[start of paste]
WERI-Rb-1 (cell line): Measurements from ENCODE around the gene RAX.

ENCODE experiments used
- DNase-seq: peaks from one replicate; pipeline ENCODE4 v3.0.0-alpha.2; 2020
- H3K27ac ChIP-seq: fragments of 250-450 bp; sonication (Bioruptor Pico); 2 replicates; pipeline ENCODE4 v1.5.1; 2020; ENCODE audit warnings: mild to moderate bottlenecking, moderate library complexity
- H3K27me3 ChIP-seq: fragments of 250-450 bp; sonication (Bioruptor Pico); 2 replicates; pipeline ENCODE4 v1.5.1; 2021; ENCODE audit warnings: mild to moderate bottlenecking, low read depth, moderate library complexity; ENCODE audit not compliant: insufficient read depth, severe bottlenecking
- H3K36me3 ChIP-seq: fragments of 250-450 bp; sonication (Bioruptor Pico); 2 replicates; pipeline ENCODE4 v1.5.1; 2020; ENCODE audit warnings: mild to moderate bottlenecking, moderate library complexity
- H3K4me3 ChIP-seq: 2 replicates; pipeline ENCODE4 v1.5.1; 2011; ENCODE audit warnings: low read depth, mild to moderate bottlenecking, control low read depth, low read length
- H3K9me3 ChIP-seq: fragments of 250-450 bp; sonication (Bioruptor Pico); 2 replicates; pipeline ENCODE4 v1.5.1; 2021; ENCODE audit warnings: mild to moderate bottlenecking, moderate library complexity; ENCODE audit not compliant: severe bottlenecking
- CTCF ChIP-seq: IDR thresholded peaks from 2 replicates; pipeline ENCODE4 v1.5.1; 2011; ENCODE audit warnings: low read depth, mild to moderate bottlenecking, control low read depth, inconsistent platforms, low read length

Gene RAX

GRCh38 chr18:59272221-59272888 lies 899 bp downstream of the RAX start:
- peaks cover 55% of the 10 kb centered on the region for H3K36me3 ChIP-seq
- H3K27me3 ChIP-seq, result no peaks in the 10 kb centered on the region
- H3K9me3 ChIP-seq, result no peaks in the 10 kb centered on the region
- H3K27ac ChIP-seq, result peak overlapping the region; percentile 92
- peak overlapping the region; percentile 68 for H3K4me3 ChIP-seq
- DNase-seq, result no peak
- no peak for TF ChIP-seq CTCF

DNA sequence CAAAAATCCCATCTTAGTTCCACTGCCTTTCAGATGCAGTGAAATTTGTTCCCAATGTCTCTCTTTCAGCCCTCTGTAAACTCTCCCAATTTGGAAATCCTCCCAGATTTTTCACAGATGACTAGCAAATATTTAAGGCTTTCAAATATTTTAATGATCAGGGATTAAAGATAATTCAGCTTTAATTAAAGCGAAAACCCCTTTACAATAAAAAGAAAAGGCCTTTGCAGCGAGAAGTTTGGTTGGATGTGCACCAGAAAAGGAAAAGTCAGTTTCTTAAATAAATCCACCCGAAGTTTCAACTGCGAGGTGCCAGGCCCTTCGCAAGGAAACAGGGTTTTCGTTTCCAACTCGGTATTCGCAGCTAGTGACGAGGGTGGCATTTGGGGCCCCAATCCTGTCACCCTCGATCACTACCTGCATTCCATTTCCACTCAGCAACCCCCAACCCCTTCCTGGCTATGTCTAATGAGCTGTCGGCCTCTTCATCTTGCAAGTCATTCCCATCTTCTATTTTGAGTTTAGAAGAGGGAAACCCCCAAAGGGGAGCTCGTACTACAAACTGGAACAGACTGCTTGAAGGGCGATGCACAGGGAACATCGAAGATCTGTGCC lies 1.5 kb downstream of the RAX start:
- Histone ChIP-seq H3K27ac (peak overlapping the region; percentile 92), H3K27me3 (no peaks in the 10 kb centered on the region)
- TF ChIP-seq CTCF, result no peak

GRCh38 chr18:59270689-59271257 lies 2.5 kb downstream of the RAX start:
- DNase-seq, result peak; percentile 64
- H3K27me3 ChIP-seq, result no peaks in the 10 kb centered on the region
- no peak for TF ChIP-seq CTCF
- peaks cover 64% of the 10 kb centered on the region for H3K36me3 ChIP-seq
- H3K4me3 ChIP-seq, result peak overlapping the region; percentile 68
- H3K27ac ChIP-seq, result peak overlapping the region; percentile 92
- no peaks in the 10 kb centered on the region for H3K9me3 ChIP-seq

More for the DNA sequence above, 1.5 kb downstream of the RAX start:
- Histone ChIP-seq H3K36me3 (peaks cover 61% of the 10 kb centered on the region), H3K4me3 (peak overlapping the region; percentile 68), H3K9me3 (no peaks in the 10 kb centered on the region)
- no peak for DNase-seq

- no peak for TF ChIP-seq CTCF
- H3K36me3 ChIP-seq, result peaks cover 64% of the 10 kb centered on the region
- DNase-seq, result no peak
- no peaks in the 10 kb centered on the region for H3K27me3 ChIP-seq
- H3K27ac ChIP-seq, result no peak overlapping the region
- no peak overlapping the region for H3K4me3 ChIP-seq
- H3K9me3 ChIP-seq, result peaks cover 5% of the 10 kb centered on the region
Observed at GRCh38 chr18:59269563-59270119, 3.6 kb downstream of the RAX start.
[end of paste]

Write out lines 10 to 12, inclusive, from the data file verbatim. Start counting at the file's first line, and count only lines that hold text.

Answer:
Gene RAX

GRCh38 chr18:59272221-59272888 lies 899 bp downstream of the RAX start:
- peaks cover 55% of the 10 kb centered on the region for H3K36me3 ChIP-seq